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Peace accord Stage set for peace accord with all four Bodo factions

January 27, 2020 06:36 AM


Peace accord
Stage set for peace accord with all four Bodo factions
Utpal Parashar


Guwahati : The Centre is expected to sign a peace accord on Monday with all four factions of the banned National Democratic Front of Bodoland (NDFB), state officials said on Sunday, a remark that came on a day Prime Minister Narendra Modi said insurgency in the North-east has reduced substantially and many of those who picked up arms have returned to the mainstream.

Assam chief minister Sarbananda Sonowal, senior minister Himanta Biswa Sarma, Bodoland Territorial Council (BTC) chief Hagrama Mohiliary and senior bureaucrats flew to the national capital on Sunday to participate in the signing of the peace pact with the groups that have been demanding a separate state, the officials added.

“The deal is expected to be signed on Monday. Last-minute discussions are still on in Delhi with all the four groups and other Bodo organisations. This deal will bring the issue of a separate Bodoland to its conclusion,” Biswajit Daimary, a Rajya Sabha member from the Bodoland Peoples Front (BPF), said.

In his “Mann Ki Baat” address, Modi said the decline in insurgency in the region was the result of honest and peaceful dialogue with all stakeholders. “Those who had strayed towards the path of violence have expressed their faith in peace and decided to become a partner in the country’s progress and return to the mainstream,” the PM said. He said those who “picked up weapons thinking that violence could solve problems” now firmly believe that the only way to solve any dispute is “peace and togetherness”.

The accord, which is expected to bring peace in the Bodo-dominated areas of Assam, is likely to be signed in the presence of Union home minister Amit Shah, Sonowal, Sarma, Mohiliary and senior bureaucrats. Pramod Bodo, president of the powerful All Bodo Students Union (ABSU), is expected to be a signatory to the accord besides leaders of all four NDFB factions — B Sawraigra, Gobinda Basumatary, Ranjan Daimary and Dhiren Bodo.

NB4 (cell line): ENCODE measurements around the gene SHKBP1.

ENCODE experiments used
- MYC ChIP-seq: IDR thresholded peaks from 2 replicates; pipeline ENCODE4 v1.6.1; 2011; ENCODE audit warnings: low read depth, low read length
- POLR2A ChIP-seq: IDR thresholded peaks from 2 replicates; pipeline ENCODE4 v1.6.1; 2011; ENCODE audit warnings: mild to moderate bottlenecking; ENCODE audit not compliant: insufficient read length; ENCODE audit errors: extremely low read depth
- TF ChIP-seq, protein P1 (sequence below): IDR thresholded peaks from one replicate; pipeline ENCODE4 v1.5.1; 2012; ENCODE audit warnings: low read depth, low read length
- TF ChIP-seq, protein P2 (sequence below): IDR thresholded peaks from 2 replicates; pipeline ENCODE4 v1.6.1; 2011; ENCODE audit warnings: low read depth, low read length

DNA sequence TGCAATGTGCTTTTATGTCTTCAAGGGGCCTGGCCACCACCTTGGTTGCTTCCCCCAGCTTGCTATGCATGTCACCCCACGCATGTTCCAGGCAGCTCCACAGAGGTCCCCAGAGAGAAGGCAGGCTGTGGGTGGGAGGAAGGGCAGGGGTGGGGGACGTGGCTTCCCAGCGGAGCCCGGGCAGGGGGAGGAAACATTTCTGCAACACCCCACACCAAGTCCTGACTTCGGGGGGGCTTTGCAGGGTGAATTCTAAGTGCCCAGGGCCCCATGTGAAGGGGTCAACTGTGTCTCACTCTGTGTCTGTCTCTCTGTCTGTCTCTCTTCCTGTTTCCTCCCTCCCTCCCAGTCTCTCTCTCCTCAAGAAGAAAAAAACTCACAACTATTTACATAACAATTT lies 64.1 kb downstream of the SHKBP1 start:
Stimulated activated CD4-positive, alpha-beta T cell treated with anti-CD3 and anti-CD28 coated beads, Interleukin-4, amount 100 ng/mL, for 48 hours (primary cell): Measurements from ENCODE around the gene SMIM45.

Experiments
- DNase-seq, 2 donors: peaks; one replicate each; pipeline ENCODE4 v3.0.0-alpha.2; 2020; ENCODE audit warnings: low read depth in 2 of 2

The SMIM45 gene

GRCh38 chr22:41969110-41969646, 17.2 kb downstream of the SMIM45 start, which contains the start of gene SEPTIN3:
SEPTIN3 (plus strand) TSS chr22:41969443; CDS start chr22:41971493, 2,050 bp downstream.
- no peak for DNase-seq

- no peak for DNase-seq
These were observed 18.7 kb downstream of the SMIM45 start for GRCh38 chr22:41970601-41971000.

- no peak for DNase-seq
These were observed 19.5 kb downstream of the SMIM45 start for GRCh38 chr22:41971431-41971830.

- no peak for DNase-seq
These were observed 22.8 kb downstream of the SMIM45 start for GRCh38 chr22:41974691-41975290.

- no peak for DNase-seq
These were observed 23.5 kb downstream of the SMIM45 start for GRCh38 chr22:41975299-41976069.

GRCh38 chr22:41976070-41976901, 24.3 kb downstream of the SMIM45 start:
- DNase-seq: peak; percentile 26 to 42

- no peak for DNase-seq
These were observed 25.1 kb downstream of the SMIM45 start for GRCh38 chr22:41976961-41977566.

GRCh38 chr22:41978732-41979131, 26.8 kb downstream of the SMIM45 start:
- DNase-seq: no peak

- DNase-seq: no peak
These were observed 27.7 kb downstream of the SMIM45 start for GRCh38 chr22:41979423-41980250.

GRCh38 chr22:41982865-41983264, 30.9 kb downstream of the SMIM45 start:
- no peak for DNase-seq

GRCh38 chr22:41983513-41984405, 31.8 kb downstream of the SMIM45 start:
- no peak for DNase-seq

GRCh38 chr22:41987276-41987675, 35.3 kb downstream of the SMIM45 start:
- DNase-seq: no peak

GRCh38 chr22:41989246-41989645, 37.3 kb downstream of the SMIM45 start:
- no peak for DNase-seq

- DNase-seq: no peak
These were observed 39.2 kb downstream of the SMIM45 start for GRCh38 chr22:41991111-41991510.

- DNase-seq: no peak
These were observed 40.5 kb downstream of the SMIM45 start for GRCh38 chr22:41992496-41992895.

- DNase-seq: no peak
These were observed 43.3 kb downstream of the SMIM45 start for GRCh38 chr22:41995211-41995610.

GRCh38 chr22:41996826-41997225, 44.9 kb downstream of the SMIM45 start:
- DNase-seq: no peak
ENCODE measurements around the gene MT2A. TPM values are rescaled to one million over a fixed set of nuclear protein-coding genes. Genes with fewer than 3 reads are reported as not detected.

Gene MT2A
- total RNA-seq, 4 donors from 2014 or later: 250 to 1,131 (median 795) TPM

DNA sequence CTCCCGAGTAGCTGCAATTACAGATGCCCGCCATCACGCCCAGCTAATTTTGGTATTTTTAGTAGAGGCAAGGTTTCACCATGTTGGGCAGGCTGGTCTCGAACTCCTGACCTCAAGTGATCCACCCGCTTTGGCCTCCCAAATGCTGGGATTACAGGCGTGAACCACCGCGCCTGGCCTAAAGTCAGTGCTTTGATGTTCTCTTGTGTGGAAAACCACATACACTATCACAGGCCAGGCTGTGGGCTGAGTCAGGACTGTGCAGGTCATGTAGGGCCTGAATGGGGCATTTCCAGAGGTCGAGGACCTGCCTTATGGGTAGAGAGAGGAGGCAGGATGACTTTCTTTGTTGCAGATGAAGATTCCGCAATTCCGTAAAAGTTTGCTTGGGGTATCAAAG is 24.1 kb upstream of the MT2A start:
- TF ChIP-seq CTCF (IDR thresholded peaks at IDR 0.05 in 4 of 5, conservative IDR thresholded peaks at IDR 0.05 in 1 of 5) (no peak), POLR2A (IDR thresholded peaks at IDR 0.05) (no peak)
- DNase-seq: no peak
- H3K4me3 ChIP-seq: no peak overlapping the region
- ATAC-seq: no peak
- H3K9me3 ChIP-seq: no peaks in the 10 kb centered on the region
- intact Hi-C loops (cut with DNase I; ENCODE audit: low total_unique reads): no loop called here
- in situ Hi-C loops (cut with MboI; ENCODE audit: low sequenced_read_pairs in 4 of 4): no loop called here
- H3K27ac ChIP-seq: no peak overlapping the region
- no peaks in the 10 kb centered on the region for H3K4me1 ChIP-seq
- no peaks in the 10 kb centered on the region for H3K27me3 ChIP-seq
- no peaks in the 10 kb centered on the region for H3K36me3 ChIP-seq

Minister Sarma has already pointed out that no new state or Union Territory will be formed as part of the deal, and the territorial integrity of Assam will remain unchanged.

This will be the third Bodo accord signed in the past 27 years since the movement for a separate Bodoland for the state’s largest tribe began over four decades ago. The violent separatist movement has claimed hundreds of lives, injured many more and affected peace and development in Assam. It has, however, been on the decline over the past decade, according to experts who added that the United Liberation Front of Assam (Independent), or Ulfa (I), has emerged as the biggest militant threat in the state.

ABSU president Pramod Bodo said: “The deal will be signed on Monday afternoon. Though we had been demanding a separate Bodoland, we have come on board for this agreement as it is expected to bring permanent peace to Bodo-dominated areas in Assam.”

Speculations are rife that the accord could give more autonomy to the Bodoland Territorial Council (BTC), ensure that it gets direct funding from the Centre, and accord land rights for Bodos in Bodoland Territorial Area Districts (BTAD) areas, among others.

Last week, the Sawraigra faction of NDFB signed a “suspension of operations” agreement with the Centre and the Assam government, and agreed to give up arms and join the peace process.

The first peace pact signed with ABSU in 1993 led to the creation of Bodoland Autonomous Council (BAC).

A decade later, the second deal was signed with the Bodo Liberation Tigers and led to formation of Bodoland Territorial Council (BTC), which included Kokrajhar, Baksa, Chirang and Udalguri districts (collectively called BTAD).

Addressing his monthly radio programme on India’s 71st Republic Day, PM Modi appealed to those “still seeking solutions through weapons and violence” to return to the mainstream. He pointed out that 644 militants from eight different groups surrendered with their weapons earlier this month.

In Tripura, over 80 people left the path of violence to return to the mainstream last year, Modi added.

In his address, Modi also hailed the Bru-Reang refugee agreement signed earlier this month as the “best example of cooperative federalism”, and said a “painful chapter” had come to an end.

The quadripartite agreement was signed in New Delhi on January 16 between the Centre, Tripura, Mizoram and Bru NGOs.

Bru-Reang migrants fled from Mizoram to Tripura in the late 1990s and were forced to live there in camps. Nearly 35,000 refugees still living in camps in Tripura will now get a plot of land, rations, a fixed deposit of ₹4 lakh, and a monthly stipend of ₹5,000 for two years under the terms of the agreement. They will also get ₹1.5 lakh each to construct houses and have the right to vote in Tripura.

“With this agreement the community will be able to lead a respectful and dignified life,” the PM said.

(With HTC inputs in Delhi)

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